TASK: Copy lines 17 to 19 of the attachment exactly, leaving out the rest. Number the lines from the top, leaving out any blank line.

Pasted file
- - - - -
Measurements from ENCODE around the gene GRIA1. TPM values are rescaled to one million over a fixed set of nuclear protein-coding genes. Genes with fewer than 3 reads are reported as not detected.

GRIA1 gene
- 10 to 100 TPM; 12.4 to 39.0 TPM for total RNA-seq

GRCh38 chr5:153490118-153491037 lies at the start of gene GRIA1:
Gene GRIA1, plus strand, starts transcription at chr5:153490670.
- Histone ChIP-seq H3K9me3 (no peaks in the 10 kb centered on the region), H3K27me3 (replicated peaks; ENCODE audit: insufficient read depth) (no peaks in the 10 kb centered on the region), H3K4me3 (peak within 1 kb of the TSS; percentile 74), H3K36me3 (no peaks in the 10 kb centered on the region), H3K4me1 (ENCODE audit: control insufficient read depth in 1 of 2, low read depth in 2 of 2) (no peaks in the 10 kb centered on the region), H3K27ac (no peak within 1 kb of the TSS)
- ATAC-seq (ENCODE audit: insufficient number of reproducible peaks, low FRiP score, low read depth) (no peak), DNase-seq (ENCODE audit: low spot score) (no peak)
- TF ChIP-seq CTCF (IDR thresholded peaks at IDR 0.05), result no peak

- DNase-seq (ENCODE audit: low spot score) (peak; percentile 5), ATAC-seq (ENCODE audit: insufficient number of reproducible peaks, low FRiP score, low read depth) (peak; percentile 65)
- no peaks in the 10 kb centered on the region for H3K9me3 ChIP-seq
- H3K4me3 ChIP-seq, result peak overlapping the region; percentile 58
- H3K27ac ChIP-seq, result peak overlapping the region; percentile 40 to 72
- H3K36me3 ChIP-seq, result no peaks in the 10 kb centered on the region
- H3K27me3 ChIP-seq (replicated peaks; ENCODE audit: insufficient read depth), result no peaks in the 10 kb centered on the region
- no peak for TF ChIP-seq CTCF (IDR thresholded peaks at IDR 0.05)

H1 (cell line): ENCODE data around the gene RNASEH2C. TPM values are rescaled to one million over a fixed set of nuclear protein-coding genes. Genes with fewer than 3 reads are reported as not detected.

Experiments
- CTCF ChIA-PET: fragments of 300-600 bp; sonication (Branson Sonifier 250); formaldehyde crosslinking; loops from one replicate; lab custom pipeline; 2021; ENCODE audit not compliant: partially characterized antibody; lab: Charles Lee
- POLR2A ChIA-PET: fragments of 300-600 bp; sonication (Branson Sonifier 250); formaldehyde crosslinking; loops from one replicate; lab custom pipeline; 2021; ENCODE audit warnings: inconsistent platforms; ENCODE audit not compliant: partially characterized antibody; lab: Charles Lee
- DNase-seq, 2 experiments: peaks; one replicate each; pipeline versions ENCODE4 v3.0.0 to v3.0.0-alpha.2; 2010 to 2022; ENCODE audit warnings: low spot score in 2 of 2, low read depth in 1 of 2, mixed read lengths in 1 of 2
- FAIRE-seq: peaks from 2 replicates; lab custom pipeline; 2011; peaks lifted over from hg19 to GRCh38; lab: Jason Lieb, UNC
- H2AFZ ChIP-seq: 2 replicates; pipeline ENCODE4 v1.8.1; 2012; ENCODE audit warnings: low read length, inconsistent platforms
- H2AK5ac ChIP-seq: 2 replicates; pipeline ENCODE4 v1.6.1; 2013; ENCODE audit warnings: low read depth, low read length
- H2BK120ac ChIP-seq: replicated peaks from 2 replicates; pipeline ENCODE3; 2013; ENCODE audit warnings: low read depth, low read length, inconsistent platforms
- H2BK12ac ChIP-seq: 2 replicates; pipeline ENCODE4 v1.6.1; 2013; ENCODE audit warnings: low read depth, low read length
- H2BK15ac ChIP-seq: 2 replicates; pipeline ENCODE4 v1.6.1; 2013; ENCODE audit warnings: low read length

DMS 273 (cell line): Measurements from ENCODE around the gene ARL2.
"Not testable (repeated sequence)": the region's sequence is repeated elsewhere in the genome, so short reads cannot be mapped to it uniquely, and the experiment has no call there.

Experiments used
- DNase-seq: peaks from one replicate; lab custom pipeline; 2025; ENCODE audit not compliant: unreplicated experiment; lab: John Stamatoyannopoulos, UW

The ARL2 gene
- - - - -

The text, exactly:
Experiments
- CTCF ChIA-PET: fragments of 300-600 bp; sonication (Branson Sonifier 250); formaldehyde crosslinking; loops from one replicate; lab custom pipeline; 2021; ENCODE audit not compliant: partially characterized antibody; lab: Charles Lee
- POLR2A ChIA-PET: fragments of 300-600 bp; sonication (Branson Sonifier 250); formaldehyde crosslinking; loops from one replicate; lab custom pipeline; 2021; ENCODE audit warnings: inconsistent platforms; ENCODE audit not compliant: partially characterized antibody; lab: Charles Lee